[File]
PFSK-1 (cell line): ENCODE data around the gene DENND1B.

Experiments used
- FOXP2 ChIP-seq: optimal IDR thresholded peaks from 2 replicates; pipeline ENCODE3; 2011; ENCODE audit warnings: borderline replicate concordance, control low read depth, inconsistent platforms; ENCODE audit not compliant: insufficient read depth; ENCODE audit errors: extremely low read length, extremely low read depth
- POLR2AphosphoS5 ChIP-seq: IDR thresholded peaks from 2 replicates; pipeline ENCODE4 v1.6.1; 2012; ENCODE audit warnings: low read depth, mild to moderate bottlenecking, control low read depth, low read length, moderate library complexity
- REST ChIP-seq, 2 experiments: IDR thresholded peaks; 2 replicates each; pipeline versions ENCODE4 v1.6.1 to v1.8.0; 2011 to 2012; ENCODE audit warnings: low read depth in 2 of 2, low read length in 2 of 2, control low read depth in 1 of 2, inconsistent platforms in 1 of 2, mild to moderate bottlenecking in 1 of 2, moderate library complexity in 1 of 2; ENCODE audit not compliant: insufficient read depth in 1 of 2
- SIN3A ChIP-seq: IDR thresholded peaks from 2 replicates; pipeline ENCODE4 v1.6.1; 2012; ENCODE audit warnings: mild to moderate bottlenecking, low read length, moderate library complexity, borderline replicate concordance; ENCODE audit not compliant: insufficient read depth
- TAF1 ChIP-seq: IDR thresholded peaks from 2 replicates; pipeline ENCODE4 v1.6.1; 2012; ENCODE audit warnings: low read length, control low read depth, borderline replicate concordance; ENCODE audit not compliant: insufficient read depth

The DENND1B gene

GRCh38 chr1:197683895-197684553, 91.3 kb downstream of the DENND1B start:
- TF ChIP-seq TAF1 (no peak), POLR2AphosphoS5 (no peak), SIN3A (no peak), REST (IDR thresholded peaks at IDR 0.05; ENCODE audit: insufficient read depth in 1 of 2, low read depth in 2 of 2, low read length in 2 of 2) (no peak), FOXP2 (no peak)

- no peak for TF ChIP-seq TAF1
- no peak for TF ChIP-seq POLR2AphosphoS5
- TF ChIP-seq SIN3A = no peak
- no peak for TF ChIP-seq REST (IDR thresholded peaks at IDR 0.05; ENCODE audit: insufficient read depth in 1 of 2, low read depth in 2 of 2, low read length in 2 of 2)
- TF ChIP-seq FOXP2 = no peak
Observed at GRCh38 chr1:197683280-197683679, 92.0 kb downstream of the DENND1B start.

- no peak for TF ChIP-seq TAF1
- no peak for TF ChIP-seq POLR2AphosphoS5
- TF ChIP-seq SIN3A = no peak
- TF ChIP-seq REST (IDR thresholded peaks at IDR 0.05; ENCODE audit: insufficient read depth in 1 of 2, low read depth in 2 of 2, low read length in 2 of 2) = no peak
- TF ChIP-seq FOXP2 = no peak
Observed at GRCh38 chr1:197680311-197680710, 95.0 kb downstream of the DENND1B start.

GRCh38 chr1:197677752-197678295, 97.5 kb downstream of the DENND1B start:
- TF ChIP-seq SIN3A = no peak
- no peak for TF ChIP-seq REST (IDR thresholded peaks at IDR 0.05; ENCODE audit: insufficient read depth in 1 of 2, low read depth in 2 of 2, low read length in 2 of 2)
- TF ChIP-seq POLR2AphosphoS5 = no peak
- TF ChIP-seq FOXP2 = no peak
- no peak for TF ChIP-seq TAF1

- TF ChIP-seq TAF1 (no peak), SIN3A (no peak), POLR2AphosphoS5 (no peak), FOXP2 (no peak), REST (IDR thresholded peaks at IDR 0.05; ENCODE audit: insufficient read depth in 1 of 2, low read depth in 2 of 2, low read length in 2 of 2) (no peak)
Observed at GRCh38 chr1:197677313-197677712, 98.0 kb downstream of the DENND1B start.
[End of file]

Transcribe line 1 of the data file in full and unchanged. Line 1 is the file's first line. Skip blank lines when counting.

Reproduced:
PFSK-1 (cell line): ENCODE data around the gene DENND1B.